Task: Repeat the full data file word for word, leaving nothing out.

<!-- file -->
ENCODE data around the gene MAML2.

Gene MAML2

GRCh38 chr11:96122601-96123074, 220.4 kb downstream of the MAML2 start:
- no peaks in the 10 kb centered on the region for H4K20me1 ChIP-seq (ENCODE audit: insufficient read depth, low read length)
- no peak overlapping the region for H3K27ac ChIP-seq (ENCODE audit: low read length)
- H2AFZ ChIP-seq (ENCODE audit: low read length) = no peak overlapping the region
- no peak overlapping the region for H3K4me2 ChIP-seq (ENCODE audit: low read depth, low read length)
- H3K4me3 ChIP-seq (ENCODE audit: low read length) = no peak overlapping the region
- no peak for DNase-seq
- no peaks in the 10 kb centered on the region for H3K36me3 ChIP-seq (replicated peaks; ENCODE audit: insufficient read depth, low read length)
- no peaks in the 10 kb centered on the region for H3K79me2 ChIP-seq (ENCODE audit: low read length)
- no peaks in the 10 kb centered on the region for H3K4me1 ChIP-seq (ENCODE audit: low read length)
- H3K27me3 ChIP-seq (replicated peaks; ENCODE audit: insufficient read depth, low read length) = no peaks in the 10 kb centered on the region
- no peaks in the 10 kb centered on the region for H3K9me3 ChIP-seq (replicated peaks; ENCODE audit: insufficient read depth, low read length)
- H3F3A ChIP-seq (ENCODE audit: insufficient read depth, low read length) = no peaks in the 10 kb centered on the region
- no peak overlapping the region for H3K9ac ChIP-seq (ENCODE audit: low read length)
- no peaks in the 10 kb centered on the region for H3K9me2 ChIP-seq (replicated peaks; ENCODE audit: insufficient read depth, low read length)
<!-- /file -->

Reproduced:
ENCODE data around the gene MAML2.

Gene MAML2

GRCh38 chr11:96122601-96123074, 220.4 kb downstream of the MAML2 start:
- no peaks in the 10 kb centered on the region for H4K20me1 ChIP-seq (ENCODE audit: insufficient read depth, low read length)
- no peak overlapping the region for H3K27ac ChIP-seq (ENCODE audit: low read length)
- H2AFZ ChIP-seq (ENCODE audit: low read length) = no peak overlapping the region
- no peak overlapping the region for H3K4me2 ChIP-seq (ENCODE audit: low read depth, low read length)
- H3K4me3 ChIP-seq (ENCODE audit: low read length) = no peak overlapping the region
- no peak for DNase-seq
- no peaks in the 10 kb centered on the region for H3K36me3 ChIP-seq (replicated peaks; ENCODE audit: insufficient read depth, low read length)
- no peaks in the 10 kb centered on the region for H3K79me2 ChIP-seq (ENCODE audit: low read length)
- no peaks in the 10 kb centered on the region for H3K4me1 ChIP-seq (ENCODE audit: low read length)
- H3K27me3 ChIP-seq (replicated peaks; ENCODE audit: insufficient read depth, low read length) = no peaks in the 10 kb centered on the region
- no peaks in the 10 kb centered on the region for H3K9me3 ChIP-seq (replicated peaks; ENCODE audit: insufficient read depth, low read length)
- H3F3A ChIP-seq (ENCODE audit: insufficient read depth, low read length) = no peaks in the 10 kb centered on the region
- no peak overlapping the region for H3K9ac ChIP-seq (ENCODE audit: low read length)
- no peaks in the 10 kb centered on the region for H3K9me2 ChIP-seq (replicated peaks; ENCODE audit: insufficient read depth, low read length)